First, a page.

Michael Colbourn may be vice president, marketing, sales, and communications, of Stowe Mountain Resort, but he recognizes that customers have a choice between vacationing at Stowe or a beach resort or another ski resort. "Every single person who visits our resort passed over some other option, so we have to be better," Colbourn says. To help accomplish this, the midsize resort aims to distinguish the customer experience across a full scope of activities offered by the multiseason facility.
For example, all groups that visit the resort are personally greeted and ticketed upon arrival. The primary way the resort ensures that its experience meets customers' expectations is through listening. In addition to collecting and acting on feedback through surveys, Colbourn and other members of Stowe's staff, which ramps up to more than 1,300 employees in winter, glean insight by listening to customers on the slopes, in its shops, restaurants, lift lines, golf course, and other venues. "Listening is probably the best skill that any of our employees can have," Colbourn says. "If someone spends $90 on a lift ticket and the weather didn't cooperate and they didn't feel they got their money's worth, we want to talk to them about this."
Gathering customer feedback isn't contained to Stowe's properties. Colbourn and his team have partnered with other businesses in the area where customers shop and dine to share the feedback they hear about each other's businesses. This has led many customers to receive a call from a Stowe guest services rep about an issue they had there that they may have mentioned elsewhere. "We've been doing this for six years and we've had literally hundreds of guests who are blown away because we reached them at home," Colbourn says.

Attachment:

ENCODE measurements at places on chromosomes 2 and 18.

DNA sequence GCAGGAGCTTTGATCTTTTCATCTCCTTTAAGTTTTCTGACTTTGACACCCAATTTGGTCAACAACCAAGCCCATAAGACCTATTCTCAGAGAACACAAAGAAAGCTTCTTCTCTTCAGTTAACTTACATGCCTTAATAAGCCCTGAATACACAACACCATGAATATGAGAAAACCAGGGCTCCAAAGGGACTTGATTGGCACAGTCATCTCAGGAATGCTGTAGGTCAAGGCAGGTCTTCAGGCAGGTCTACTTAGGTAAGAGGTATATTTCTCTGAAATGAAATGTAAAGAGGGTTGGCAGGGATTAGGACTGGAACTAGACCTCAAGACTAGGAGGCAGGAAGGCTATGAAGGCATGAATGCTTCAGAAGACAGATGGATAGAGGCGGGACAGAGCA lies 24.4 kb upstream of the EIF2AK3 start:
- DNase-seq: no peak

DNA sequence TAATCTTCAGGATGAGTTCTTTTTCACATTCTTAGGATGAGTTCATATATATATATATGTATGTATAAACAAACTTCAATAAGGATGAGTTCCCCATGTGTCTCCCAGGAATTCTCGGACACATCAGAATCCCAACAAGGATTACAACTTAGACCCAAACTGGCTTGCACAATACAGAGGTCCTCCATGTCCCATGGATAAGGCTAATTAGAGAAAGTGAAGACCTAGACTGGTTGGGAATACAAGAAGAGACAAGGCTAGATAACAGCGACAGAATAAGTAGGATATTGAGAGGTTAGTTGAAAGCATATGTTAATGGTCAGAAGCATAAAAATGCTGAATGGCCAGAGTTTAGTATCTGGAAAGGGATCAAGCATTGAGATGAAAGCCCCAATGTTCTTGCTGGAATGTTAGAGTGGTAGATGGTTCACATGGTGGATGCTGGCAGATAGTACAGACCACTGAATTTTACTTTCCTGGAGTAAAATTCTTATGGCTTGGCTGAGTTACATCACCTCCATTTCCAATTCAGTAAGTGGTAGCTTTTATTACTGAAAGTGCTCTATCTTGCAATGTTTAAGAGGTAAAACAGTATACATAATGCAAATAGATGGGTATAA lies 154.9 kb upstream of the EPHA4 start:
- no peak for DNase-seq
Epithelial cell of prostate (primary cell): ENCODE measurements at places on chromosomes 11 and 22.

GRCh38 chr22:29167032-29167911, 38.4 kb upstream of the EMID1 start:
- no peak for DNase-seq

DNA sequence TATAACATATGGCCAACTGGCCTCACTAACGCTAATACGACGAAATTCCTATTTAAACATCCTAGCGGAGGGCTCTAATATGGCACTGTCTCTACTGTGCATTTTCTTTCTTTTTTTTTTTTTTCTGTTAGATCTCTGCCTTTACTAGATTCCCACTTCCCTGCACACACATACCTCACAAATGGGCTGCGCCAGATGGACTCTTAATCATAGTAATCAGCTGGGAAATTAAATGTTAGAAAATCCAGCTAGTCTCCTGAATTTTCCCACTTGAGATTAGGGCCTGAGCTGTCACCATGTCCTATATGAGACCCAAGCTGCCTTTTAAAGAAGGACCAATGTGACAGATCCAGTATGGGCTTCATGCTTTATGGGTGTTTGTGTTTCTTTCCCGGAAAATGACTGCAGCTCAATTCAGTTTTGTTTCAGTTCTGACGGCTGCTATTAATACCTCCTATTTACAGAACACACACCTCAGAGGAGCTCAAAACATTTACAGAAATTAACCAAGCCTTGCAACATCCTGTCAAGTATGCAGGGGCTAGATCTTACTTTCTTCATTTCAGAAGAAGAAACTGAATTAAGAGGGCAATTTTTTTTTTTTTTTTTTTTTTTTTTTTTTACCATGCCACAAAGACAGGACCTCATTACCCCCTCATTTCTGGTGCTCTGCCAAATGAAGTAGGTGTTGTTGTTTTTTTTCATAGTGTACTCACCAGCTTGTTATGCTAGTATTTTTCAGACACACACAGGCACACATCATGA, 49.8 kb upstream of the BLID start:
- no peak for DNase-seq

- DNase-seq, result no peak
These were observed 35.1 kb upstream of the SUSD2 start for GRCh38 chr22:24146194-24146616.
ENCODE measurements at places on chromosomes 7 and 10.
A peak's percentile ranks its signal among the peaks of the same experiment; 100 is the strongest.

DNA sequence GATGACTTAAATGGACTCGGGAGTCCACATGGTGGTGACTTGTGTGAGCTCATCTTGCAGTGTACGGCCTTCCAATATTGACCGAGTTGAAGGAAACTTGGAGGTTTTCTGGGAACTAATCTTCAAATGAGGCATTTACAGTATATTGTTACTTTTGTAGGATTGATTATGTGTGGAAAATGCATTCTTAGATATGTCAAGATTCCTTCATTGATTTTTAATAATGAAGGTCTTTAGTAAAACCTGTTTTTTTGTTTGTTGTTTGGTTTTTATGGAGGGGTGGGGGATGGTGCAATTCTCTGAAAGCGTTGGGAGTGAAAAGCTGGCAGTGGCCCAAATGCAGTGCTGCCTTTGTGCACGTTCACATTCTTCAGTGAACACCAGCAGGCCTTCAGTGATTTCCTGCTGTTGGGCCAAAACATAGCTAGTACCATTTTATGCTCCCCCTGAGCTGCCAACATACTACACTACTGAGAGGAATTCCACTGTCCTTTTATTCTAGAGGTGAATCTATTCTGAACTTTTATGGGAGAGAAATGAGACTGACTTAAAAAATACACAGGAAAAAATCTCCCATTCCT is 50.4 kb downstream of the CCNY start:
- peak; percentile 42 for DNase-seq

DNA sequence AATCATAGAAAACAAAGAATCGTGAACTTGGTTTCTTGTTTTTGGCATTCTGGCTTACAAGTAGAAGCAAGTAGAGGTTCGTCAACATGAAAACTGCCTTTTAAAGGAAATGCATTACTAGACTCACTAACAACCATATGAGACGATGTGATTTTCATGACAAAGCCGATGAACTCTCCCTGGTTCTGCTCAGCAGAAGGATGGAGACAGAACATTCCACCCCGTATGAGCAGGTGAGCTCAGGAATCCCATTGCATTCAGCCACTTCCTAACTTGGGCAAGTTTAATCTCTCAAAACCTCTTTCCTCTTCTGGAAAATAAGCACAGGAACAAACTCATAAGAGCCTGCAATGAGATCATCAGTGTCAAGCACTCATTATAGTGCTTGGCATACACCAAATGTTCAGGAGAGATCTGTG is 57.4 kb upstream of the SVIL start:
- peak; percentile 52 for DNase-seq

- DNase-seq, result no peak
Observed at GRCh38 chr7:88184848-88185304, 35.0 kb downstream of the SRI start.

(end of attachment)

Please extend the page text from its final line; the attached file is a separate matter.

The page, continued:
Another way Colbourn and his team work to meet customer expectations is through segmentation. They began working with research partner LRA Worldwide to develop a customer segmentation plan designed to deliver the right experiences to customers with vastly different sets of expectations. For instance, "five-star skiers" have different needs and expectations than "core skiers." Five-star skiers tend to be less-experienced skiers who are interested in the complete ski experience, including dining, shopping, and lodging. Meanwhile, "core skiers" are predominantly focused on the ski experience itself.
Delivering more personalized experiences based on this information has led to significant increases in customer satisfaction, intent to return, and intent to recommend across all customer segments. In 2011 Stowe enjoyed an 8 percent increase in skier visits, which compares favorably to a 0.6 percent increase industry-wide and a 4 percent gain in the northeast U.S., according to statistics from the National Ski Area Association.
In the end, the success of Stowe's facilities and services ultimately depends on the quality of the customer experience, Colbourn says. "I would argue that we have some spectacular facilities here," he says, "but the difference between us and anyone else is how we treat our customers."